Charles Clarke

From Academic Kids

The Right Honourable Charles Rodway Clarke (born September 21, 1950) is a British Labour Party politician. He is Member of Parliament for Norwich South and Home Secretary.

The son of Permanent Secretary Sir Richard Clarke, Charles Clarke attended Highgate School, London, where he was Head Boy. He then read Mathematics and Economics at King's College, Cambridge, where he also served as the President of the Cambridge Students' Union and from where he went on to become President of the National Union of Students from 1975 to 1977. He became a local councillor in the London Borough of Hackney, acting as Chair of its Housing Committee and Vice-Chair of economic development from 1980 to 1986. He worked as a researcher, and later Chief of Staff, to Labour Party leader Neil Kinnock from 1981 to 1992. His association with Kinnock and with the general election defeat in 1992 was expected to handicap him in his subsequent career, but he was to emerge as a high flyer.

From 1992 to 1997, he was chief executive of Quality Public Affairs, a public affairs management consultancy.

Elected to the British House of Commons in the Labour landslide of 1997, Clarke served less than a year on the back benches before joining the government as a junior education minister in July 1998. He moved to the Home Office in 1999 and joined the Cabinet as Minister without Portfolio and Party Chair after the 2001 general election. He returned to Education as Secretary of State on October 24, 2002 after the resignation of Estelle Morris. As Education Secretary, he defended Oxbridge elitism, encouraged the establishment of specialist secondary schools, and (allegedly) suggested that the state should not fund "unproductive" humanities research. He also oversaw the introduction of Bills to enable universities in the UK to charge top-up fees, despite a Labour manifesto commitment not to introduce such fees.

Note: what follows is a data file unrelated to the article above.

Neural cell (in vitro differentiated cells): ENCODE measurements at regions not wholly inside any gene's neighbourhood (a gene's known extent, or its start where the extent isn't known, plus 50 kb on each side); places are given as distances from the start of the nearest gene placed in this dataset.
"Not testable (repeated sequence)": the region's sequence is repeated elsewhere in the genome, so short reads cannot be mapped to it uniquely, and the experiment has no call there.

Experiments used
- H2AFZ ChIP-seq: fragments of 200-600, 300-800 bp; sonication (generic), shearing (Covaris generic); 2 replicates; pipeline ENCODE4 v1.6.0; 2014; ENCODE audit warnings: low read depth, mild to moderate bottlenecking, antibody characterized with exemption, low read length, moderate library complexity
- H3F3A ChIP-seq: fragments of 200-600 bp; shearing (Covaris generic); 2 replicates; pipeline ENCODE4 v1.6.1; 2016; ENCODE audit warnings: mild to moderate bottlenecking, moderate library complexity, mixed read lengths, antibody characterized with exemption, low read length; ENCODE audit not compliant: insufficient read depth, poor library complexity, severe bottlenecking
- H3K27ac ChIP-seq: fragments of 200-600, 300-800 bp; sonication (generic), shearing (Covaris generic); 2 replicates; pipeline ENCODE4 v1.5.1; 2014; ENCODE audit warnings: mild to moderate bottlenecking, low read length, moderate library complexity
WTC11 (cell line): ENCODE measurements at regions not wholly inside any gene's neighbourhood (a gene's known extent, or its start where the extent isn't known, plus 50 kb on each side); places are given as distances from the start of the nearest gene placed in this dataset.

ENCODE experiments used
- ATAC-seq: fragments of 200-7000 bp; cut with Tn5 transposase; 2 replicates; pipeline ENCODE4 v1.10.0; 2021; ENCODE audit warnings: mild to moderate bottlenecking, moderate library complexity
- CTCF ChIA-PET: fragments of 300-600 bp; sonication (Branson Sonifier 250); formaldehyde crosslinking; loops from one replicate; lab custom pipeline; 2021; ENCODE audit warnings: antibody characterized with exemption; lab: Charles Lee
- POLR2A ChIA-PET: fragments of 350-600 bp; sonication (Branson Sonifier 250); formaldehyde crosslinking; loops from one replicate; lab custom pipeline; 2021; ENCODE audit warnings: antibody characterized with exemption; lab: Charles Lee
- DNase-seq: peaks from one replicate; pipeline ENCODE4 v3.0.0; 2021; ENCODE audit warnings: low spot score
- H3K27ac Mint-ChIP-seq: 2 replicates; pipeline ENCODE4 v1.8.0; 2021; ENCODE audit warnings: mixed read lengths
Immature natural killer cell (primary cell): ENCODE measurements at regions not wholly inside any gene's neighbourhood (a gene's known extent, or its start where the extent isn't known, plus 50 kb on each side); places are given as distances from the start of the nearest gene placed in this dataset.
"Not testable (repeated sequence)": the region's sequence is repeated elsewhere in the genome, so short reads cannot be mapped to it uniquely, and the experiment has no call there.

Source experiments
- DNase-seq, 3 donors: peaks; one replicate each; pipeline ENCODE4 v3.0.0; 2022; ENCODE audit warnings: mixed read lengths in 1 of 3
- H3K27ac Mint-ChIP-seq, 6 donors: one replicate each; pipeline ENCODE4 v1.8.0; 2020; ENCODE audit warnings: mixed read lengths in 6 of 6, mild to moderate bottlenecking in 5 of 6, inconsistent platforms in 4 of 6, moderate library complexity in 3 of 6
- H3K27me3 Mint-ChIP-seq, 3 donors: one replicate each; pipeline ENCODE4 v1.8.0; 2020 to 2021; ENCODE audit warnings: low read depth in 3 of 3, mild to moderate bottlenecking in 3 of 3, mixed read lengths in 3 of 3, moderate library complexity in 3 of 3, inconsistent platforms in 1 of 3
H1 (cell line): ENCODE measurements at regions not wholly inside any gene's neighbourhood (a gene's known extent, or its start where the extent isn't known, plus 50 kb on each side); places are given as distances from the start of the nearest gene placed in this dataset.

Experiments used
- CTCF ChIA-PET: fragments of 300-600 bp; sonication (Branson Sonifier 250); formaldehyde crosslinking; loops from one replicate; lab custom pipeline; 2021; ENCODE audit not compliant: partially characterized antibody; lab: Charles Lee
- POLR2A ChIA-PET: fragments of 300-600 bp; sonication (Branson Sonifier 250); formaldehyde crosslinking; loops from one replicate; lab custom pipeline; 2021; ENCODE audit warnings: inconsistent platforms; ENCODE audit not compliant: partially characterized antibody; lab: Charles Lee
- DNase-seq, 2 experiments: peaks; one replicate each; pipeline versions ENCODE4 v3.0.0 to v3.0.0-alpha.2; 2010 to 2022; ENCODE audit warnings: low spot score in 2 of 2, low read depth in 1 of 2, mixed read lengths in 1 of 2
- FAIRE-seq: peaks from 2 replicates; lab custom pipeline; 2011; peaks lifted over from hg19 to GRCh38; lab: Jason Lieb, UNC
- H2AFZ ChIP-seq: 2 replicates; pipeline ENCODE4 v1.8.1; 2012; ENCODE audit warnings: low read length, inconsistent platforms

In 2004 he became a Fellow of the Royal Statistical Society to acknowledge its contribution to education and in memory of his father.

Following the resignation of David Blunkett on 15 December, 2004, Clarke took over at the Home Office as Home Secretary, one of the most senior positions in the Cabinet. He has recently been at the centre of much controversy regarding his proposed plans for countering terrorism. Critics suggest that his reforms to the judicial system undermine centuries of British legal precedent dating back to the 1215 Magna Carta, particularly the right to a fair trial and trial by jury.

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Preceded by:
Estelle Morris
Secretary of State for Education and Skills
Succeeded by:
Ruth Kelly
Preceded by:
David Blunkett
Secretary of State for the Home Department
Succeeded by:
Current Incumbent

Template:End boxsv:Charles Clarke


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